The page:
03 Nov 2015

Arguing for Socialism with Statistics

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Bookworm explains how the standard leftwing arguments for socialized heathcare featuring negative comparisons of the United States with allegedly superior and more enlightened other countries rest upon statistics which dissolve like fairy gold upon examination.

It all began when my son expressed dismay at data from his AP Environmental Science text-book:

    In 1900 the U.S. infant mortality rate was 165. In 2011 it was 6.1. This sharp decline was a major factor in the marked increase in U.S. average life expectancy during this period. The United States ranks first in the world in terms of health care spending per person, but 54th in terms of infant mortality rates.

(G. Miller, Scott Spoolman, Environmental Science, p. 100.)

My son didn’t want to believe that America, which he thinks is a great country, could rank so low in something as basic as infant mortality. As it happens, I knew that those numbers were wrong, so I immediately spoke up. I got as far as saying “Those numbers are wro…” when a far-Left physician in the room literally shouted me down.

“This is not political. We don’t need to hear any of that right-wing crap. You’re going to turn this in a political argument. This is science.” The other guests looked stunned.

I tried again. “I’m not talking politics. This is about statistics. You need to know that….”

Again, the Leftie physician cut me off. “Little Bookworm, don’t listen to her. She’s just going to go on with her political crap. The problem is with the U.S. medical system.”

I tried again. “Let me finish. This is a statistical problem.”

Leftie cut me off again. “No, don’t go there.”

I ignored him and went there anyway. “Stop!!!” I hollered at the top of my lungs. The room fell completely silent. I finally had my say.

“The problem with any analysis that ranks the U.S. so low when it comes to infant mortality is that different countries have different ways of determining what’s a ‘live birth’ for purposes of calculating infant mortality statistics. The U.S. is one of the few countries in the world that counts any baby born alive, no matter how fragile it is, as a living baby for infant mortality purposes.

“In other countries, such as Korea or places in Europe, they only count babies that are a certain size or weight as ‘live births.’ Comparing U.S. numbers with other countries’ numbers is an apples and oranges comparison unless you adjust for the differing baseline of what constitutes a live birth. The study cited in the book is garbage in-garbage out.”

Read the whole thing.

3 Feedbacks on "Arguing for Socialism with Statistics"


There are a couple of critical factors that don’t make it into the discussion when the birth survival rates are calculated. In France for example a new born is not counted as being “alive” until it is one month old. That is if it dies at age 29 days it is counted as a still birth and not counted in the baby survival stats. In many countries data collection is so bad that the government simply fills in the data as they want it to be. And in some countries their pride comes first and they outright lie about the data to make their country look good.
Another factor is the American drug culture and alcohol use in the hood. Because of this a black fetus is at a disadvantage that no amount of health care spending can fix. The harm that drugs and alcohol do in this country is incredible and of course or stats reflect this. BUT the stats are open to interpretation and every special interest group interprets them in a way to favor their agenda. Her is the solution to lowering infant mortality rates in the U.S.: stop welfare which encourages teen pregnancy. Require parents to make their children attend school and do their homework. Take the war on drugs seriously and do the things that will eliminate the use of hard drugs.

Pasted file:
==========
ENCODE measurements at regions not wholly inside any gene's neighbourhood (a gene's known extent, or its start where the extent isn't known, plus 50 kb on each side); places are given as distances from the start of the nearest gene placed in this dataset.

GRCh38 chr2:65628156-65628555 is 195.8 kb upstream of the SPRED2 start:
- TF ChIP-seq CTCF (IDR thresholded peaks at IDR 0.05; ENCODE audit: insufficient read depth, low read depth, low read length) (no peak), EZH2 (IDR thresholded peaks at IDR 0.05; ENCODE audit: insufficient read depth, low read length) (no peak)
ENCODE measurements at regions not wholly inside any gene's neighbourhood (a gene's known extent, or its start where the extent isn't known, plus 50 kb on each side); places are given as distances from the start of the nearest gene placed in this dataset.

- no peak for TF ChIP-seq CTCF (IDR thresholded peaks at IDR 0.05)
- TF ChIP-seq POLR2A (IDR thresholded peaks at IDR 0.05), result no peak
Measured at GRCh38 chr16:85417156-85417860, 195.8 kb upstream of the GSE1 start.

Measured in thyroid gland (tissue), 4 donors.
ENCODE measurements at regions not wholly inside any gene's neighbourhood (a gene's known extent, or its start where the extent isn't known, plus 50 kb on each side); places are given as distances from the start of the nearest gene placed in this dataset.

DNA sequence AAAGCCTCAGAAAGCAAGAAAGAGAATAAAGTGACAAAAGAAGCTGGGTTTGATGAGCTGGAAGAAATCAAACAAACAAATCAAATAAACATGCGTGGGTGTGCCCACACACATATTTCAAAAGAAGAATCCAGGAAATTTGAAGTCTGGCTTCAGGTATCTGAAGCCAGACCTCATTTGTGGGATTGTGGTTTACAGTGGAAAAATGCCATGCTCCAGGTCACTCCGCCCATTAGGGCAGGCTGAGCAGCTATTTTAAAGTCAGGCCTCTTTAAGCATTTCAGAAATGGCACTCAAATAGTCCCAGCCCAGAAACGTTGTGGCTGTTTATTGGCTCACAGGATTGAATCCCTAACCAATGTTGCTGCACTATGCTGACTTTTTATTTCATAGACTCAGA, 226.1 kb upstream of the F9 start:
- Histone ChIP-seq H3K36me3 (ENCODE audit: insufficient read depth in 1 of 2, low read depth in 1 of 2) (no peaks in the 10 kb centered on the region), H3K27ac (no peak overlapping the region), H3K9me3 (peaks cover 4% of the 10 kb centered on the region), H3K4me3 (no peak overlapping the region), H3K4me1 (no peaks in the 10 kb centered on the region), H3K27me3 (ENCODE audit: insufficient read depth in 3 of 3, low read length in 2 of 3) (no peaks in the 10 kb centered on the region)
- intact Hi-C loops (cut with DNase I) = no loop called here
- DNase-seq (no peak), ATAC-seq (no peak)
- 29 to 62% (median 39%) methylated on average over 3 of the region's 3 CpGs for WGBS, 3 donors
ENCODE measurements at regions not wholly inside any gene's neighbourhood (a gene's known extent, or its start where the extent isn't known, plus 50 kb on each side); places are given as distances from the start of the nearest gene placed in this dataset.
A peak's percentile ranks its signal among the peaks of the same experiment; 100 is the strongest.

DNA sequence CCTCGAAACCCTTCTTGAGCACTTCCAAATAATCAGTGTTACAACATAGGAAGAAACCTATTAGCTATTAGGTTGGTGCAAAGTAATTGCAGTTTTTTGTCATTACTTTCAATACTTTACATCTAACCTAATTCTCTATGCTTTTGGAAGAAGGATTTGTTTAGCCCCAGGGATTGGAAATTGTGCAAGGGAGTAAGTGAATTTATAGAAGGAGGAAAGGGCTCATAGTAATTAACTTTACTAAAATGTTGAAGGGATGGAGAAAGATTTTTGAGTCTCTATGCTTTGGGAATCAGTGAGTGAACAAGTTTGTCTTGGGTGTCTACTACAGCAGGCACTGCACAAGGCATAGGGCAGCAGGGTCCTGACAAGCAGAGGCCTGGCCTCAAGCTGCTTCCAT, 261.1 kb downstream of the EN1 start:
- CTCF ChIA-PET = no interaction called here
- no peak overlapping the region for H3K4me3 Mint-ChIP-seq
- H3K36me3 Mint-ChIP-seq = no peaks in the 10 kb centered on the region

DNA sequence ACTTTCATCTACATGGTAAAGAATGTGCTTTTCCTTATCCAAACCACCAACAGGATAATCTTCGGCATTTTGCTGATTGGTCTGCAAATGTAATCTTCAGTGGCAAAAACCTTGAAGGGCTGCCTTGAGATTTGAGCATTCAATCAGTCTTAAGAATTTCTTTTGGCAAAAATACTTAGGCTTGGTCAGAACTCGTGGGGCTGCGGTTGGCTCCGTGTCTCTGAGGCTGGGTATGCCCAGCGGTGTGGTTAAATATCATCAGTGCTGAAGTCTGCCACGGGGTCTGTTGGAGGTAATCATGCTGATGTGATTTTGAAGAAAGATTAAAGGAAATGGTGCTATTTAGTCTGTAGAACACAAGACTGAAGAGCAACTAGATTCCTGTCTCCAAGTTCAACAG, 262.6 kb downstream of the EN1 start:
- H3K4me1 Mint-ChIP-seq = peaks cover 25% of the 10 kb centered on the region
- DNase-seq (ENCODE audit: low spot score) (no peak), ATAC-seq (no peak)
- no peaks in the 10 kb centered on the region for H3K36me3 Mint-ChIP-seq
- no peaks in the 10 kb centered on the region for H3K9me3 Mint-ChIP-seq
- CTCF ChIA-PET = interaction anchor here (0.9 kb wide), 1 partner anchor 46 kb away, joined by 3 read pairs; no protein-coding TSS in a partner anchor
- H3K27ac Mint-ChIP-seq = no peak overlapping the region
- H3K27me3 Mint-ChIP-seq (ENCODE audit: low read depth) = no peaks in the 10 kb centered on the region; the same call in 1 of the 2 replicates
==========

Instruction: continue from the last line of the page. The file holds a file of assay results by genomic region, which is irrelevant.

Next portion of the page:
T. Shaw

Numbers don’t lie. Statisticians do.

There are liars. There are damned liars . And, there are statisticians.


Please don’t damn statistics. Damn those who are too lazy to understand them. My current favorite is the use of “household income” to supposedly show that people are earning less money than they have before. What nobody seems to bother to look at (and it’s not that difficult) is what’s happened to household size. It’s been shrinking for quite some time. That means there are fewer earners in the household (on average) than there used to be. To choose a simple example, if Dick and Jane divorce, household income drops — even though nothing else (economically) has happened. The other factor affecting household income is non-cash compensation. If you take $1 less in cash income and get $1.50 in medical benefits, are you earning any less? The household income numbers say you are. And the third factor is welfare benefits. Say, you’re in Seattle earning $10/hour. The City Council prices you out of job with their minimum wage law. So you opt for the generous welfare benefits they have in that city. Now, you’re actually better off economically, even though household income stats say you’ve had a drastic cut in income. And you probably are now kicking yourself for being a fool and working in the first place.

People like Hillary Clinton and Bernie Sanders know exactly what I just pointed out. It’s just to their advantage to ignore it. People who work in “journalism” are just too lazy to do the work to understand it. And they probably never took a course in economics or statistics in their life anyway.


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